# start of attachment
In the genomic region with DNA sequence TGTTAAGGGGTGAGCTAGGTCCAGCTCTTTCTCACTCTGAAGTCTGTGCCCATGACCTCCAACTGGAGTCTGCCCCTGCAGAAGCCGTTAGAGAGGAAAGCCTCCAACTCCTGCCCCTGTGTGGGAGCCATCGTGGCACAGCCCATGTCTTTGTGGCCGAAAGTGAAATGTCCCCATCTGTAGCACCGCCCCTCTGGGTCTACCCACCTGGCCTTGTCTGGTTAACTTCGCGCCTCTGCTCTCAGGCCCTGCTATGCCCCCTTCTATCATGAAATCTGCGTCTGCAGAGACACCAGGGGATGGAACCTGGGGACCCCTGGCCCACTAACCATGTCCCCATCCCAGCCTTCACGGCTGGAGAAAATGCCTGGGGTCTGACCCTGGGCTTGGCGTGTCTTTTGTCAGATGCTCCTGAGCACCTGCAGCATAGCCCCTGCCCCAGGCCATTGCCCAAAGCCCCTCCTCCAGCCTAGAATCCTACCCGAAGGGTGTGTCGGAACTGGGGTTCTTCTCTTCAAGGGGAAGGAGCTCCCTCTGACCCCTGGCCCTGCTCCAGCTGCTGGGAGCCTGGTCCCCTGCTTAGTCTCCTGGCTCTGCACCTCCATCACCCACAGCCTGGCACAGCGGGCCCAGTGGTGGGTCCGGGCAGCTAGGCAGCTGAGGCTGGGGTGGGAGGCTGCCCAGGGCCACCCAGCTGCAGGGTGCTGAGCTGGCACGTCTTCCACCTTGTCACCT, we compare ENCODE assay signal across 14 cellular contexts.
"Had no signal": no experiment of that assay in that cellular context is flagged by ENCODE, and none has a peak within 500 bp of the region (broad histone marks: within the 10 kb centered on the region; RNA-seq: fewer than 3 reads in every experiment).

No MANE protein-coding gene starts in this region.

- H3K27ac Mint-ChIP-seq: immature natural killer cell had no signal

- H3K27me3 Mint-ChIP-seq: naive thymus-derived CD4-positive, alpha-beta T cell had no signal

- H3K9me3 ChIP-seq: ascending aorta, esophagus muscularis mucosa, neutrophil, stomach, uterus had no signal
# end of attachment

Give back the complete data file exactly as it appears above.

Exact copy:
In the genomic region with DNA sequence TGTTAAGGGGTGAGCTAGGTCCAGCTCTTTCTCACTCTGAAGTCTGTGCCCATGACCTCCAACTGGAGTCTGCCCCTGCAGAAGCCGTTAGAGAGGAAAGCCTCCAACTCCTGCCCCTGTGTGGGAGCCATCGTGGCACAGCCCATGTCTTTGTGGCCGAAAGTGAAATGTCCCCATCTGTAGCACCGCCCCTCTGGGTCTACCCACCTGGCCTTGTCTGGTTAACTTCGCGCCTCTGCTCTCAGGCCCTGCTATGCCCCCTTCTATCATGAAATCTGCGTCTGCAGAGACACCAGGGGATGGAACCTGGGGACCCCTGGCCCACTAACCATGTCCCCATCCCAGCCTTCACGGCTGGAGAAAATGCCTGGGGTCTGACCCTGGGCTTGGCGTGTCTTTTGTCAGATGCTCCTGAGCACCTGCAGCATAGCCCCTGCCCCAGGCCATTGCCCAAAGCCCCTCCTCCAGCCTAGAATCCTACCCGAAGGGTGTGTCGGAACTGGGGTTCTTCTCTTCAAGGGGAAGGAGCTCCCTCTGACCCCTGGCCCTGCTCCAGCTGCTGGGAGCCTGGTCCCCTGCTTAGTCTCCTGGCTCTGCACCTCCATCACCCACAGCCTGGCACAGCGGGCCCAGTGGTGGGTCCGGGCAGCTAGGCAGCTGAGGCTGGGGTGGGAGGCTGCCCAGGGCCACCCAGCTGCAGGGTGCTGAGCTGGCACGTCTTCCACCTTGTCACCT, we compare ENCODE assay signal across 14 cellular contexts.
"Had no signal": no experiment of that assay in that cellular context is flagged by ENCODE, and none has a peak within 500 bp of the region (broad histone marks: within the 10 kb centered on the region; RNA-seq: fewer than 3 reads in every experiment).

No MANE protein-coding gene starts in this region.

- H3K27ac Mint-ChIP-seq: immature natural killer cell had no signal

- H3K27me3 Mint-ChIP-seq: naive thymus-derived CD4-positive, alpha-beta T cell had no signal

- H3K9me3 ChIP-seq: ascending aorta, esophagus muscularis mucosa, neutrophil, stomach, uterus had no signal